Well looking at the whole context of what I said, and ignoring pedantic nonsense, I believe it entirely comprehensible  "And even in that scenario, facts may aspire to prevent you seeing anything outside....[1]Surviving tidal gravity effects, [2] Surviving any infalling matter/energy which would probably be in the form of lethal radiation, [3] and simply surviving longe enough, eg: Even our own SMBH, one would only have around 12 seconds or so, from the trip from the EH to the Singularity". Self explanatory I suggest.

" facts may aspire ", So, are you trying to attribute a human trait, the conscious ability to aspire,  to a fact?

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Posted (edited)

You seem to have a problem with Beecee and words and phrases he has used ( fact, hope that helps, facts may aspire ), yet you have not posted any meaningful contribution to this topic.
What you are doing is not discussion.
Grow up, before someone decides to report you.

Edited by MigL

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Getting back to the subject of the thread, as entitled.....The first BH suspect was "Cygnus X1" https://www.nasa.gov/mission_pages/chandra/multimedia/cygnusx1.html

"On the left, an optical image from the Digitized Sky Survey shows Cygnus X-1, outlined in a red box. Cygnus X-1 is located near large active regions of star formation in the Milky Way, as seen in this image that spans some 700 light years across. An artist's illustration on the right depicts what astronomers think is happening within the Cygnus X-1 system. Cygnus X-1 is a so-called stellar-mass black hole, a class of black holes that comes from the collapse of a massive star. The black hole pulls material from a massive, blue companion star toward it. This material forms a disk (shown in red and orange) that rotates around the black hole before falling into it or being redirected away from the black hole in the form of powerful jets.

A trio of papers with data from radio, optical and X-ray telescopes, including NASA's Chandra X-ray Observatory, has revealed new details about the birth of this famous black hole that took place millions of years ago. Using X-ray data from Chandra, the Rossi X-ray Timing Explorer, and the Advanced Satellite for Cosmology and Astrophysics, scientists were able to determine the spin of Cygnus X-1 with unprecedented accuracy, showing that the black hole is spinning at very close to its maximum rate. Its event horizon -- the point of no return for material falling towards a black hole -- is spinning around more than 800 times a second.

Using optical observations of the companion star and its motion around its unseen companion, the team also made the most precise determination ever for the mass of Cygnus X-1, of 14.8 times the mass of the Sun. It was likely to have been almost this massive at birth, because of lack of time for it to grow appreciably.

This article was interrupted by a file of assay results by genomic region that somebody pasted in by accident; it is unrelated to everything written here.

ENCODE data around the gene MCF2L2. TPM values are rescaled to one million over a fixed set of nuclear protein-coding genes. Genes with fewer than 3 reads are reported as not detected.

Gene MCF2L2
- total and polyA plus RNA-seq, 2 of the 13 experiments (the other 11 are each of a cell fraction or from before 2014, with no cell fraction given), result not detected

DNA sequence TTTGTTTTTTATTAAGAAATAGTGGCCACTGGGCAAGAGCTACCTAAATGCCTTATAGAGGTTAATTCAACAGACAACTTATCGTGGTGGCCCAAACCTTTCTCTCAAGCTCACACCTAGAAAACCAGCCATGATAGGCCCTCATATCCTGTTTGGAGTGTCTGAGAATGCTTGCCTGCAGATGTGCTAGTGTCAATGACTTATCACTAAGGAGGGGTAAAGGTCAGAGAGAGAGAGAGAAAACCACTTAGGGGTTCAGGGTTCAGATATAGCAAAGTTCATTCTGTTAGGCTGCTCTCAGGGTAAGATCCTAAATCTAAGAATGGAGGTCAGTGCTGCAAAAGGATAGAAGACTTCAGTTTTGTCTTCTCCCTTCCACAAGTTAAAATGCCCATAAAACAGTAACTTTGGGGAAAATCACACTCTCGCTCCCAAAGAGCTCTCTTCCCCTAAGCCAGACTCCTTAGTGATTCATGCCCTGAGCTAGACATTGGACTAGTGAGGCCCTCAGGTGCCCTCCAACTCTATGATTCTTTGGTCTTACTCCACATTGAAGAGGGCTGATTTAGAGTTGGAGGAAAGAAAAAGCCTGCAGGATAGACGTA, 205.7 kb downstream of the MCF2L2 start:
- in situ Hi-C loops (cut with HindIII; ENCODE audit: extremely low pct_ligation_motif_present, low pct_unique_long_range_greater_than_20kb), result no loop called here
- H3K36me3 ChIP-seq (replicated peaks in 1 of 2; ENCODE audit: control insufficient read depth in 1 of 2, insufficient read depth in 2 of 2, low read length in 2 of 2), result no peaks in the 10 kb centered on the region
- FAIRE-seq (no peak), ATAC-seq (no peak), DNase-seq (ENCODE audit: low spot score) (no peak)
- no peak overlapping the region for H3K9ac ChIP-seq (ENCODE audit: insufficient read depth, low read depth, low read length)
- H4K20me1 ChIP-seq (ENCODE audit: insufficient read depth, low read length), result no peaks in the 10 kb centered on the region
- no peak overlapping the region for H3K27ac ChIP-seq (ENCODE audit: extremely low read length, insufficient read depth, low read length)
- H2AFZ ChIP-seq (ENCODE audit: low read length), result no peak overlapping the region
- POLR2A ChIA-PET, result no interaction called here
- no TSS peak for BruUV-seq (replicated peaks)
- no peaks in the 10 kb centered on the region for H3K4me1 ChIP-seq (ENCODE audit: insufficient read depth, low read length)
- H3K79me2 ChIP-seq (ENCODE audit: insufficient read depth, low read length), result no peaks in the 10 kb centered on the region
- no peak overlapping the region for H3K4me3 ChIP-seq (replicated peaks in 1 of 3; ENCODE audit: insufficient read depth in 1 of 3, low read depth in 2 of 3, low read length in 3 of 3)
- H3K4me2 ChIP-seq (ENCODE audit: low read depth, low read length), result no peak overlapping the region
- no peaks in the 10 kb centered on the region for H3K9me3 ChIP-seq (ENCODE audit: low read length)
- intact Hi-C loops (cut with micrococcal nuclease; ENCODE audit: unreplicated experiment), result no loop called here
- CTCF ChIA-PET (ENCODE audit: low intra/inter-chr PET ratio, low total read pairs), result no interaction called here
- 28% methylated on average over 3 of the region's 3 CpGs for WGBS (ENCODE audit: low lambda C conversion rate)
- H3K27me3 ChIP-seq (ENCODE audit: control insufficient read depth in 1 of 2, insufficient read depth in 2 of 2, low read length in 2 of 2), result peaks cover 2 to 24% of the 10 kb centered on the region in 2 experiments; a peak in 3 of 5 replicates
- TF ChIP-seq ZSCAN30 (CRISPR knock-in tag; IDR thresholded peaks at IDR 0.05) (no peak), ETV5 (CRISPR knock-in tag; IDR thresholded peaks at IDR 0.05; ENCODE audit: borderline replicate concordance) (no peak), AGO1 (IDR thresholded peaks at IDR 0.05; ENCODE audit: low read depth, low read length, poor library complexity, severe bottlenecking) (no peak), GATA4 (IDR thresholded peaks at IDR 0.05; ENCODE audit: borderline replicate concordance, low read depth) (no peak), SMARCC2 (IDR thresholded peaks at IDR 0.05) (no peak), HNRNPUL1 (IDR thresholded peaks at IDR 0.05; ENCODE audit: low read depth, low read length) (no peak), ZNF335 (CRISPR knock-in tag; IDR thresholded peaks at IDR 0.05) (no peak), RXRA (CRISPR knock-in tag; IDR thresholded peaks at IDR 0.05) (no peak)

The researchers also announced that they have made the most accurate distance estimate yet of Cygnus X-1 using the National Radio Observatory's Very Long Baseline Array (VLBA). The new distance is about 6,070 light years from Earth. This accurate distance was a crucial ingredient for making the precise mass and spin determinations".

:::::::::::::::::::::::::::::::::::::::::::::::::::::::::::::::::::::::::::::::::::::::::::::::::::::::::::::::::::::::

Other such observations have been made. In recent times the discovery of gravitational waves that just happen to match templates as determined by GR, and of course the new image of a BH at m87, or at least the shadow of the BH.

I believe we can be as sure as any scientific theory allows us to be, that BH's are real entities in this big wide wonderful universe we inhabit.

Plenty more info and data in the "First real Black Hole image - 10 April 2019" thread.

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Posted (edited)
12 hours ago, Strange said:

We already live in curved spacetime. The main effect we notice is that thing we call "gravity". With sensitive instruments we can measure some other effects such as gravitational red-shift or lensing.

These effects would all be greater as we approach (and fall into) a black hole: the force of gravity (and tidal forces) would be greater, gravitational red shift would be greater (the rest of the universe would look increasingly blue-shifted), gravitational lensing would be obvious (the event horizon would appear to be 2.6 times larger than expected; the entire accretion disk would be visible, including that on the far-side of the event horizon; our view of the universe would narrow; etc)

That in red is wrong. It's well known that GR predicts the opposite - rest of universe will appear redshifted, not blueshifted. See e.g.:

Some 'authorities' do get it wrong, e.g. here (and reference therein):
https://physics.stackexchange.com/questions/26185/what-will-the-universe-look-like-for-anyone-falling-into-a-black-hole

Edited by Q-reeus

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1 hour ago, MigL said:

You seem to have a problem with Beecee and words and phrases he has used ( fact, hope that helps, facts may aspire ), yet you have not posted any meaningful contribution to this topic.
What you are doing is not discussion.
Grow up, before someone decides to report you.

fact :  beecee said:

"In fact any observer inside the BH, as long as tidal gravitational effects have not torn the observer asunder, would actually probably see the whole universe in the form of a circle above his head, due to lensing. I dare say he would be ripped apart before he had any inkling he had crossed a point of no return."

I asked if this was fact.

beecee replied with a Link https://jila.colorado.edu/~ajsh/ , nothing at that Link corroborated nothing that beecee Posted as fact. Indeed, the Linked site contains this disclaimer " The creation of this website was supported by the National Science Foundation. Statements made herein are those of the author, and do not necessarily reflect the views of the National Science Foundation or of any other entity."

hope that helps, said beecee.

How could that Link possibly help?